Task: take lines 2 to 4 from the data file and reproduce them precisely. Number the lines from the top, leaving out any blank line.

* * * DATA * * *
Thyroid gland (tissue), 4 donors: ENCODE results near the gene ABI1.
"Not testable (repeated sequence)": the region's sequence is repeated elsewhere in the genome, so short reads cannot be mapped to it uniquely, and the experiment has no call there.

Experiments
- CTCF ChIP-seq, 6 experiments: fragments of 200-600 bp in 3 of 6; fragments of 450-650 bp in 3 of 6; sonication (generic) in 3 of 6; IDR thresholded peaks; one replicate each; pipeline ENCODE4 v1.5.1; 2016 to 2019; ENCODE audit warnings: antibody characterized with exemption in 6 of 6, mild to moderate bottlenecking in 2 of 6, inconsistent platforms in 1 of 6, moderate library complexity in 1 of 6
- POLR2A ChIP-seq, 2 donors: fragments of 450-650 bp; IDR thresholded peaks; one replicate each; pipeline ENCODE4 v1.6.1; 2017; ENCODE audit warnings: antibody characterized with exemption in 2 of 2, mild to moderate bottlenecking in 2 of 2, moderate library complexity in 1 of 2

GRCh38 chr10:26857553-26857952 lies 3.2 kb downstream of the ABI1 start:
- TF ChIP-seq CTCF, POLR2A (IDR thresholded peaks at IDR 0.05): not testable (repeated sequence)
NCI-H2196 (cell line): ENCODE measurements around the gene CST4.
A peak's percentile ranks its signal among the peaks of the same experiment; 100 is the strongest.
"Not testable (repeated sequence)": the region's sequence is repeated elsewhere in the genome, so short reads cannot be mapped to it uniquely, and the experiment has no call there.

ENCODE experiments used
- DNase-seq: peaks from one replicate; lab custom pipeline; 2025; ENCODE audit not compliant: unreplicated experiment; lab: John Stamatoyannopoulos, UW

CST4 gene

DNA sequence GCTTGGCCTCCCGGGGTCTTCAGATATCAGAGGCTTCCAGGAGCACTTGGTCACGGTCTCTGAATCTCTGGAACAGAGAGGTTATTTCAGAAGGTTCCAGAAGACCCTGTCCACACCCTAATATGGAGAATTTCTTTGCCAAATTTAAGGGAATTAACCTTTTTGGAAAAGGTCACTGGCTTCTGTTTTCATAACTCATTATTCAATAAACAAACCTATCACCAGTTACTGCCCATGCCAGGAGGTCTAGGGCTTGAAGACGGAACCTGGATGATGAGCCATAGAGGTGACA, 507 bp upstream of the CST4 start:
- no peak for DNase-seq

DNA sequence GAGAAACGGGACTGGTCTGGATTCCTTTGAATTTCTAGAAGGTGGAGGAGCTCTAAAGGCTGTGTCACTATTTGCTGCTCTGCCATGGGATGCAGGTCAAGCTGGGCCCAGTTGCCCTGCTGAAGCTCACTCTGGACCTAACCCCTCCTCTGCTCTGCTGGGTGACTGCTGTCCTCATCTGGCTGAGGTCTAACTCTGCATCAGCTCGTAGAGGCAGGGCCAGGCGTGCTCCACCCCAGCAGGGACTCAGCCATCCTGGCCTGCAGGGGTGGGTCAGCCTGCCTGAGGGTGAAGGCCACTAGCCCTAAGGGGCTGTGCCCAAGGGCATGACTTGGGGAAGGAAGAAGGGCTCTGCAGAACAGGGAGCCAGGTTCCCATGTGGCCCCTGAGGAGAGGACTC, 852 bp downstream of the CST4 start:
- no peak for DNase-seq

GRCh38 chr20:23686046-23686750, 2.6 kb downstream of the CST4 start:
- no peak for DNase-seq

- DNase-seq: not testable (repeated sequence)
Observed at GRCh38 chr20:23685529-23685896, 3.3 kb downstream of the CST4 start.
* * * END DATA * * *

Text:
"Not testable (repeated sequence)": the region's sequence is repeated elsewhere in the genome, so short reads cannot be mapped to it uniquely, and the experiment has no call there.

Experiments
- CTCF ChIP-seq, 6 experiments: fragments of 200-600 bp in 3 of 6; fragments of 450-650 bp in 3 of 6; sonication (generic) in 3 of 6; IDR thresholded peaks; one replicate each; pipeline ENCODE4 v1.5.1; 2016 to 2019; ENCODE audit warnings: antibody characterized with exemption in 6 of 6, mild to moderate bottlenecking in 2 of 6, inconsistent platforms in 1 of 6, moderate library complexity in 1 of 6